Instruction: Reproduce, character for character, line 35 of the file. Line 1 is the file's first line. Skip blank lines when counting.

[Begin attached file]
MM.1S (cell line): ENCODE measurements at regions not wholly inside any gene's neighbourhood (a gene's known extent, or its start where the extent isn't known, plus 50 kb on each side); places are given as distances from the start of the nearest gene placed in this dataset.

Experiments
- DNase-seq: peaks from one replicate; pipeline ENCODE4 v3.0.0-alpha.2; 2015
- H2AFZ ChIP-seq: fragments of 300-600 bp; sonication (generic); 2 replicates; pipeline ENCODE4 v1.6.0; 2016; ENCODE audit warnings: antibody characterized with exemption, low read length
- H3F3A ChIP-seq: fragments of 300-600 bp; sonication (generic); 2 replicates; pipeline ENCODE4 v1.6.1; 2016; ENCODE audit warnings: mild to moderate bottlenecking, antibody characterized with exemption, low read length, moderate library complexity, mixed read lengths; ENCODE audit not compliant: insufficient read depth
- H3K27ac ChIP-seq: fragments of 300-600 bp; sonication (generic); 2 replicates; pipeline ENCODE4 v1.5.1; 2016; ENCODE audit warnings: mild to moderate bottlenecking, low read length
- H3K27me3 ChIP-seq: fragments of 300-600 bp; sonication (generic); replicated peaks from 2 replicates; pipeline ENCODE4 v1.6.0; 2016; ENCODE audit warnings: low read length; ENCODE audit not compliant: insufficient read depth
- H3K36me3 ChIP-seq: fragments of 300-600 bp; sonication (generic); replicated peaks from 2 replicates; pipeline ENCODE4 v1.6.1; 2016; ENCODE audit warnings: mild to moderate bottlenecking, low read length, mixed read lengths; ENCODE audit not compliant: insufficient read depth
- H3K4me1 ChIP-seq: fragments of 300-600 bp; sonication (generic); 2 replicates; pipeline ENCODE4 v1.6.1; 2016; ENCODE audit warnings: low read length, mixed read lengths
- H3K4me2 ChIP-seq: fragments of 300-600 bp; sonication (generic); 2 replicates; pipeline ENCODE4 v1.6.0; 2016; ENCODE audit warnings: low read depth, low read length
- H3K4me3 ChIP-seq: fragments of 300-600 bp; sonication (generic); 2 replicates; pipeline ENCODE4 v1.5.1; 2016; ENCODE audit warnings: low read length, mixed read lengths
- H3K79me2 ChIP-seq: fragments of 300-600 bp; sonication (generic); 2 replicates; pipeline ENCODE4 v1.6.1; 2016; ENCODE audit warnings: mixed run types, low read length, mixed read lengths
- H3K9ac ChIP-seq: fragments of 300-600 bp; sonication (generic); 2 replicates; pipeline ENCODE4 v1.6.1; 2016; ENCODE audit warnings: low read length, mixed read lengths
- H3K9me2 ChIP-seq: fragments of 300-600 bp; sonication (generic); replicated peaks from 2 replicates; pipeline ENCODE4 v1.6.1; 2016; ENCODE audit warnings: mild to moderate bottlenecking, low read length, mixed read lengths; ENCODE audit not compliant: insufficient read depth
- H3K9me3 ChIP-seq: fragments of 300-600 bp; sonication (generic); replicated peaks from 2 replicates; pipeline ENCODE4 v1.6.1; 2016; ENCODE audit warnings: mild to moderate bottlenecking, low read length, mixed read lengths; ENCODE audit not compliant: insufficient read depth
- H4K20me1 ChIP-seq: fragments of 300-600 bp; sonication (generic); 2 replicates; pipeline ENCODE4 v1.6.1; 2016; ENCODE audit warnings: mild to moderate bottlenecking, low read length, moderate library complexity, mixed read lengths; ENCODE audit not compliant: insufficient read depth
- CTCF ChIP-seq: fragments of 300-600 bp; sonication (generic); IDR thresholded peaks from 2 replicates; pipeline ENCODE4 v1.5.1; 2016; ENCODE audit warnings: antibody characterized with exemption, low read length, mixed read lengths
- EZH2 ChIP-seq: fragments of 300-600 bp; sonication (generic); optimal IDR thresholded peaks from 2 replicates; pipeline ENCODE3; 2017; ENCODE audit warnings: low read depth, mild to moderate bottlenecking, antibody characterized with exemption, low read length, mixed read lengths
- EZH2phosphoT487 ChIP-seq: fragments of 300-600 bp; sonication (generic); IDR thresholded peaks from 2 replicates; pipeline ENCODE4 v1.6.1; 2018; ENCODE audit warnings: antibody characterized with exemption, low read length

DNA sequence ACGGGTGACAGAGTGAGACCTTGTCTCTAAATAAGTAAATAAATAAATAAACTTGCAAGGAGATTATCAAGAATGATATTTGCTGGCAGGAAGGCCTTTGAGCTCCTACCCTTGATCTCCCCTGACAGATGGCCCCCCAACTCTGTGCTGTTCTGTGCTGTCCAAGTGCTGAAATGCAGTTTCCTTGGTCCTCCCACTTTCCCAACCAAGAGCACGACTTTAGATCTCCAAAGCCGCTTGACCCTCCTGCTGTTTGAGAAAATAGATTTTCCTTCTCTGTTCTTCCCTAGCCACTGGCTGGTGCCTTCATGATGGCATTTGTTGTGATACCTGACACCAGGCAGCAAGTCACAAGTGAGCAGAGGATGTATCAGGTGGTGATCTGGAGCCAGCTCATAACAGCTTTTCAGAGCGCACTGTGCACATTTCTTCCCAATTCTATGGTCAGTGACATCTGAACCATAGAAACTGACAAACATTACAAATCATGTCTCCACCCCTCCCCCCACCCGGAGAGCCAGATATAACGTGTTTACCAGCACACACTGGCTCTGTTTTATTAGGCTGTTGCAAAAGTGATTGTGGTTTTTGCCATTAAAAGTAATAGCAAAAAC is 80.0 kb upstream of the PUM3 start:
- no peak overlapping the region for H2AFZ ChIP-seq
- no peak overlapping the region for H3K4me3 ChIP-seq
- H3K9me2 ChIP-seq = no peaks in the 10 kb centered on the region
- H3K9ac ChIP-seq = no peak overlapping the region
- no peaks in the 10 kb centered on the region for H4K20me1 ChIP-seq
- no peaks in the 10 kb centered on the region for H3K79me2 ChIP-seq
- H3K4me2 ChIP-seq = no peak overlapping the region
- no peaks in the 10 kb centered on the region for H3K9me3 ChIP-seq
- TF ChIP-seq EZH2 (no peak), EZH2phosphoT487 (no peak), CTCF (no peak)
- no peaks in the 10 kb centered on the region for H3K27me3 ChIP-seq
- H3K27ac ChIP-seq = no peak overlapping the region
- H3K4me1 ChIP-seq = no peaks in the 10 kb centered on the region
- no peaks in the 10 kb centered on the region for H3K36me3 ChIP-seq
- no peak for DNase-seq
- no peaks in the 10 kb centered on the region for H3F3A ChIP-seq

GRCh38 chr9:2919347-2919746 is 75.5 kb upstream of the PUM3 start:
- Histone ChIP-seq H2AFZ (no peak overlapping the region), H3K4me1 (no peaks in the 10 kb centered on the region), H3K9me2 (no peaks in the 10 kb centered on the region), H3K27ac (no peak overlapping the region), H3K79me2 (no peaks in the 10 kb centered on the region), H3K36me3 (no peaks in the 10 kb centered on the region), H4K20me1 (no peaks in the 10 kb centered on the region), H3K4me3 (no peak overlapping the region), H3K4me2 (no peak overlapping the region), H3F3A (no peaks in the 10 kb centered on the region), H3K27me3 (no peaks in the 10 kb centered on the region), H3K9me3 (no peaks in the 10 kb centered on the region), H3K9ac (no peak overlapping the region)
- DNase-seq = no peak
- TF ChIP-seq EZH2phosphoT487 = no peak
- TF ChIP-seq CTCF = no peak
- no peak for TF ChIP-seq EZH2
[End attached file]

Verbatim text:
- no peaks in the 10 kb centered on the region for H3F3A ChIP-seq